Nintendo Home Console Legacy - Switch and Predecessors

During the Q&A session of Nintendo’s  November 2020 Investor’s Briefing, company president Shuntaro Furukawa was asked if it can be expected that the high sales trends of the Switch would continue on into next fiscal year and beyond. Furukawa stated that the Switch’s performance so far has caused Nintendo to anticipate the system to have a life cycle that “goes beyond the life cycles of our previous hardware platforms.”

The view from above must be nice

Calling the Nintendo Switch a mere “success” seems more and more like an understatement anytime a new metric is released. The hybrid system has been dominating sales charts since its launch back in March 2017, and as of the time of writing, that has led to it selling over 68  million units worldwide. That means that the Switch has outsold every Nintendo home console prior, minus the Wii. And at this point, it looks like it just may top that juggernaut. If the Switch really does turn out to have a longer production life, then it may very well hit that goal. But the question is, how will Nintendo go about doing that?

In the same answer, Mr. Furukawa also stated that Nintendo “will continue efforts to extend the Nintendo Switch life cycle, while promoting initiatives that make use of Nintendo Accounts and pursuing our goal of motivating consumers to play our platforms for years to come.”

Timing is everything

 

One major factor in the Switch’s success has been its timing. The system released at an interesting point in the game industry. In 2017, the PS4 and Xbox One were basically at the same point the Switch is at now: the middle of the generation. Thus, they weren’t the “hot new thing” anymore, but neither were they considered “legacy”. Due to the Switch’s unique design, it captured the minds of consumers and developers alike, and it was off to the races for Nintendo. Now, the PS4 and Xbox One will be put out to pasture in a matter of years since their successors, the PS5 and Xbox Series consoles, are now on store shelves.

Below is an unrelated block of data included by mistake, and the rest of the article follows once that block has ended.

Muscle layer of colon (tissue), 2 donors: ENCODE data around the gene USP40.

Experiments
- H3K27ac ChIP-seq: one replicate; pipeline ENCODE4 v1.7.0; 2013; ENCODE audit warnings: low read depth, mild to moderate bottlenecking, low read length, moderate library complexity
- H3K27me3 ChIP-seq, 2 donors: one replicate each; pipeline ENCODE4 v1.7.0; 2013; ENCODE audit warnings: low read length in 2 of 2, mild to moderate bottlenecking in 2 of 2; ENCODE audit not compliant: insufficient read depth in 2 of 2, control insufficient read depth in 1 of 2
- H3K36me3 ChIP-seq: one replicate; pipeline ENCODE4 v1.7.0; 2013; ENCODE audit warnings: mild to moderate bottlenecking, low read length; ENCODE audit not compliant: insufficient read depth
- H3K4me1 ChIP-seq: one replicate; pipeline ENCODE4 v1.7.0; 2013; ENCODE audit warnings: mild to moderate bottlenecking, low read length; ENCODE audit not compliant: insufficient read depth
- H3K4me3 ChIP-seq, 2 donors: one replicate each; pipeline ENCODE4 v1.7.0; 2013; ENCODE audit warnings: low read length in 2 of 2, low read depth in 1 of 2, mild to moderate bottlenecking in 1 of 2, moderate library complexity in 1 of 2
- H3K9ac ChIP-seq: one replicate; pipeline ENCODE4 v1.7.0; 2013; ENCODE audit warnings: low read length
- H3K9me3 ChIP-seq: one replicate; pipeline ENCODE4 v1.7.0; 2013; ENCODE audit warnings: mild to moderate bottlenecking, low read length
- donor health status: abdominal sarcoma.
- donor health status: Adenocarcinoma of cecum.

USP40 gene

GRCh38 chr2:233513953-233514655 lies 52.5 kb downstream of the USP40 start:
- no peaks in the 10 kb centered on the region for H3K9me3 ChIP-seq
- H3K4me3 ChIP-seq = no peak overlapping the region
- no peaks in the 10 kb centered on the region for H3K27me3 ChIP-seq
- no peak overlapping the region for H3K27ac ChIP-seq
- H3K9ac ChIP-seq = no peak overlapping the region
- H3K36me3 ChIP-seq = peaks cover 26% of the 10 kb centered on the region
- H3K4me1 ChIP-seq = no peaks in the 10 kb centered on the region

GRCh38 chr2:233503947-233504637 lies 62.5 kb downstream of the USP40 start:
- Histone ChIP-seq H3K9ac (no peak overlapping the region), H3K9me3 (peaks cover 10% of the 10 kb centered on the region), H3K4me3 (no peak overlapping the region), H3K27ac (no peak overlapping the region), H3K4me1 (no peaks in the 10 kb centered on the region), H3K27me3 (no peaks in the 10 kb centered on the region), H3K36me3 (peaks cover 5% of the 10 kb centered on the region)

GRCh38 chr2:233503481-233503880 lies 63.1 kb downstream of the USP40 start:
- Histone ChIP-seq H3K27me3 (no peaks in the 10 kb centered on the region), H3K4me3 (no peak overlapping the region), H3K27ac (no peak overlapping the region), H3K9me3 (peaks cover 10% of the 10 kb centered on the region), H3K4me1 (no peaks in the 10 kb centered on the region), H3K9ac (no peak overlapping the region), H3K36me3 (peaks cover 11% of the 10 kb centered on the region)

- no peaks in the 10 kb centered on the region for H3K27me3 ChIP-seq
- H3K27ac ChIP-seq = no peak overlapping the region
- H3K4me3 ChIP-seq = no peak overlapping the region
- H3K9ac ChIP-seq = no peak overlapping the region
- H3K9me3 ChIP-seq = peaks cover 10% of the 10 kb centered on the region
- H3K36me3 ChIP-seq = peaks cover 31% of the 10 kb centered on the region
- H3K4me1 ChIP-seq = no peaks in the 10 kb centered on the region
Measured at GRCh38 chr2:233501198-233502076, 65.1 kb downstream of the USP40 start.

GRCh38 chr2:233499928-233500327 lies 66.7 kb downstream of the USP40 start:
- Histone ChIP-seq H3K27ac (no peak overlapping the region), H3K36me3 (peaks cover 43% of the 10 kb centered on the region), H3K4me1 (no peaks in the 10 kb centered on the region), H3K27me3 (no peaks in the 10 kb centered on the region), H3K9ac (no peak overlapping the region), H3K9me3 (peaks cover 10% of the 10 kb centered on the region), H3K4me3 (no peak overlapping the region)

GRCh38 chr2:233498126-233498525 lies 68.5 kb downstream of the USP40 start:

With the Switch turning four years old in March, that would technically give it about two more years—if it were following Nintendo’s traditional console timeline. But, since the company insists that it expects the system to have a longer than usual lifecycle, that means the Switch could run for a total of seven, or perhaps even eight years. With next-gen now in full swing and the gap in power becoming ever larger, it would no doubt be quite the challenge for third-party developers to optimize their titles for something as powerful as the Xbox Series X, while also trying to make it run on something as humble as the Nintendo Switch Lite. That said, perhaps the rumored Switch Pro may be what Furukawa really means by Nintendo continuing “efforts to extend the Nintendo Switch life cycle”. Or, the company may just really have a game plan that somehow keeps the Switch and Switch Lite at the forefront for the next three or four years. Time will ultimately tell, but regardless, this hybrid has certainly made a name for itself in gaming history books.

A.K Rahming
Having been introduced to video games at the age of 3 via a Nintendo 64, A.K has grown up in the culture. A fan of simulators and racers, with a soft spot for Nintendo! But, he has a great respect for the entire video game world and enjoys watching it all expand as a whole.

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